Every woman who has ever experienced painful menstrual cramps knows the importance of pain relief. For some women cramps can be mild while others experience debilitating pain that can affect their ability to work, attend school, and participate in athletics or social activities. Dysmenorrhea—the medical term for painful periods--seriously affect 60% of women and their quality of life. According to research American women miss 600 million work hours annually due to this painful condition. But researchers found that an herbal extract offers more effective relief than ibuprofen—Advil or Motrin.
The study published in the Iranian Journal of Nursing and Midwifery Research assessed the effectiveness of an herbal extract of fennel seeds which also contained vitamin E, in comparison to ibuprofen. Sixty-eight women with an average age of 21.8 were divided into two groups: 34 received the fennel extract and vitamin E while the other 34 received ibuprofen to treat their menstrual pain. After administering the remedies, the women were assessed for pain levels one, two, three, six, and forty-eight hours later. While both the fennel extract and ibuprofen showed effectiveness against the pain, there were statistical differences between the natural medicine and the pharmaceutical drug, particularly after one and two hours. The fennel extract demonstrated greater effectiveness at these assessment times as well as an overall ability to alleviate pain that was superior to the ibuprofen.
Ibuprofen is known as a non-steroidal anti-inflammatory drug (NSAID) and is frequently used to treat menstrual cramps but may be contraindicated in people with gastrointestinal ulcers or sensitivity to aspirin. Some of the side effects of the drug include: nausea, dyspepsia, diarrhea, and fatigue.
Conversely, fennel is a long-standing herb with a history of use in the treatment of digestive complaints. The seeds and the extract of the seeds have science-proven abilities to improve digestion, reduce symptoms linked to menstruation, and act an anti-spasmodic. The scientists who conducted this study on menstrual cramps believe its analgesic effect may be largely due to fennel’s anethole content, since this ingredient is best known for its anti-spasmodic actions. Additionally, other studies show that anethole joins to the body’s dopamine receptors to decrease pain. Dopamine is a feel-good brain hormone that aids communication between the body and the brain.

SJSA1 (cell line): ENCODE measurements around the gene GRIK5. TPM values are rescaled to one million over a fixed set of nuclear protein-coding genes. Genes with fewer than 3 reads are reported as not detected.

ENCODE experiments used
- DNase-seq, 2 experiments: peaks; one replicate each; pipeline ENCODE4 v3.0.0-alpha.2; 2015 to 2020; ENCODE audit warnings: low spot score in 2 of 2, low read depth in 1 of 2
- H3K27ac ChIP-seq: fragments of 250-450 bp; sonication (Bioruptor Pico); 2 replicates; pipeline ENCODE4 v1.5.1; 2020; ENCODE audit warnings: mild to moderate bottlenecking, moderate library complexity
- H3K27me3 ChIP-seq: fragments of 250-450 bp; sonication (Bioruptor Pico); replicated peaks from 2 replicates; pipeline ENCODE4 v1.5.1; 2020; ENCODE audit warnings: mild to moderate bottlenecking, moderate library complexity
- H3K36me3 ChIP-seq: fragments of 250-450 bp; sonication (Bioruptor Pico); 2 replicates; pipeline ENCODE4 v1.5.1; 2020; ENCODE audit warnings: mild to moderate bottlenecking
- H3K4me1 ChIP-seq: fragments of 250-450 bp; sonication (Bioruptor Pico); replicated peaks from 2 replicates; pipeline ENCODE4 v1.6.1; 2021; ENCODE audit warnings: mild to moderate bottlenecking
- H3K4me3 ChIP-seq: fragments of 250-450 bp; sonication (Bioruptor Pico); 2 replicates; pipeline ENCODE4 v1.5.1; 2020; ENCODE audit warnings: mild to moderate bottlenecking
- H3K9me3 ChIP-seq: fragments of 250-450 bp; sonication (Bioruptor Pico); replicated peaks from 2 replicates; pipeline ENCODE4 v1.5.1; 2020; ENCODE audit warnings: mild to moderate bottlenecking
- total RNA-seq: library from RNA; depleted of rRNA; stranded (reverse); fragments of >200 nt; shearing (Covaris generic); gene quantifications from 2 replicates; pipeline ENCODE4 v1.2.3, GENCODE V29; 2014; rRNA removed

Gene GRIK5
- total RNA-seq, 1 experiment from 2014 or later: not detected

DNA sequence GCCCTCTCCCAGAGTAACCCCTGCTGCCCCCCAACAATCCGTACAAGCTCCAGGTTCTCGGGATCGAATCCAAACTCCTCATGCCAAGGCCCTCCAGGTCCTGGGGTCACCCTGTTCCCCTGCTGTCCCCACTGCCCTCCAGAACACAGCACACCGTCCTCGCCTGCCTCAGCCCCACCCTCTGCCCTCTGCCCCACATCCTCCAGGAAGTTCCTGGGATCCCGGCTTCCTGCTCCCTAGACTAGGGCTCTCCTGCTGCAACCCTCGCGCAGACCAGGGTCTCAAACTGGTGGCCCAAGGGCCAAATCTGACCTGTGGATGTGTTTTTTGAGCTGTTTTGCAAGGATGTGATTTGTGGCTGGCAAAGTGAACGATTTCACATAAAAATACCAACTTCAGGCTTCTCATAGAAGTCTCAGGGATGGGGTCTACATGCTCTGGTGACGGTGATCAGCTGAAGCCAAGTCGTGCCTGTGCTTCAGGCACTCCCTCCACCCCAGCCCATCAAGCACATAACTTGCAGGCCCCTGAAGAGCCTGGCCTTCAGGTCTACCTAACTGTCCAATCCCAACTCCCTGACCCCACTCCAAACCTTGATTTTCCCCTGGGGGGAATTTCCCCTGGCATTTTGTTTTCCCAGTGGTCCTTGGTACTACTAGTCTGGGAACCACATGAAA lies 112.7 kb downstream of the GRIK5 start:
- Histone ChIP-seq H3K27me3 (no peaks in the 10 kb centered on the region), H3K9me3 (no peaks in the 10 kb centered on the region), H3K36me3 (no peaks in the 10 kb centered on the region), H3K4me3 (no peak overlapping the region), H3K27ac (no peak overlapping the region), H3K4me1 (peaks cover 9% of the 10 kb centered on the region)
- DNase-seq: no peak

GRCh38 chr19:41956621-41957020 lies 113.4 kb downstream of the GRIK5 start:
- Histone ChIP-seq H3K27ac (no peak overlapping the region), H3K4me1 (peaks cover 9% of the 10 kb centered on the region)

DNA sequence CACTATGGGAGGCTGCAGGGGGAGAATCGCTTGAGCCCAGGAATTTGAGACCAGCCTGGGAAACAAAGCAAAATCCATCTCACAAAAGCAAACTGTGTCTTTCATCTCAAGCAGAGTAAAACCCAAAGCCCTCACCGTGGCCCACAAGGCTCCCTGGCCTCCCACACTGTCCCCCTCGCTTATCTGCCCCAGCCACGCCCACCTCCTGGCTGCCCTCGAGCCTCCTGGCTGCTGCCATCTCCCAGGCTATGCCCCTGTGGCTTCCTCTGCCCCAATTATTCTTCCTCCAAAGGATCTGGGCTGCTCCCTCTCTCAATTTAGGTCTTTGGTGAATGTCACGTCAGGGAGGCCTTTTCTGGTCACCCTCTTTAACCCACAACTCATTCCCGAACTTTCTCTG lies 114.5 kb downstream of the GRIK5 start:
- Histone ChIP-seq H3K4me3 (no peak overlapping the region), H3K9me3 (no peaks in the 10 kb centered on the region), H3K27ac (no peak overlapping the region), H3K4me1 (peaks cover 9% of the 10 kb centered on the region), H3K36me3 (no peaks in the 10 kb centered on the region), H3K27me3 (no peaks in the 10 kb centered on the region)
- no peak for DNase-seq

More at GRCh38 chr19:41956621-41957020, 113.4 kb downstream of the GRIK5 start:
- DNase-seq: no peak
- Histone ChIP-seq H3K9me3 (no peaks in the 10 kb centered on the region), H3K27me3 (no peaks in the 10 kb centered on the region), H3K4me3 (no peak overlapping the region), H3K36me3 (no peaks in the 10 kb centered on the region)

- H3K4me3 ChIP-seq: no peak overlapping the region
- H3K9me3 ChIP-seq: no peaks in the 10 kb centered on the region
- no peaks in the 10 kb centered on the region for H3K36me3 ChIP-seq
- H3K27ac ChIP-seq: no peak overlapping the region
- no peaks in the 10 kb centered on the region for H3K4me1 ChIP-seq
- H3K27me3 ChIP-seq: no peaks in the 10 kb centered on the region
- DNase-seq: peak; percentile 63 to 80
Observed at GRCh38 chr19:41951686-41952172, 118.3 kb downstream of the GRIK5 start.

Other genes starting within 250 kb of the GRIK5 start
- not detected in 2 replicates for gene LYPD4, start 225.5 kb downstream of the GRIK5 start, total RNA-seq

No side effects or drug interactions have been reported on fennel. The study did not indicate a specific product or dosage used to achieve these results. Fennel (Foeniculum vulgare) seed extracts are readily available. A typical dosage is 1 to 2 mL three times a day. Follow the directions for use.
Alternatively, you can also make fennel seed tea by pouring 1 cup of boiling water over 1 to 2 teaspoons of slightly crushed fennel seeds and let infuse for at least ten minutes. Drink one cup three times daily. Or, you can also take capsules of ground fennel seeds.
Dr. Michelle Schoffro Cook, PhD, DNM is the international best-selling author of the books The Probiotic Promise, 60 Seconds to Slim, and Weekend Wonder Detox, a registered nutritionist, and a board-certified doctor of natural medicine. Subscribe to my free e-magazine World’s Healthiest News to receive monthly health news, tips, recipes and more. Follow my blog on my sites HealthySurvivalist.com and DrMichelleCook.com, and Twitter @mschoffrocook and Facebook. Copyright Michelle Schoffro Cook, PhD.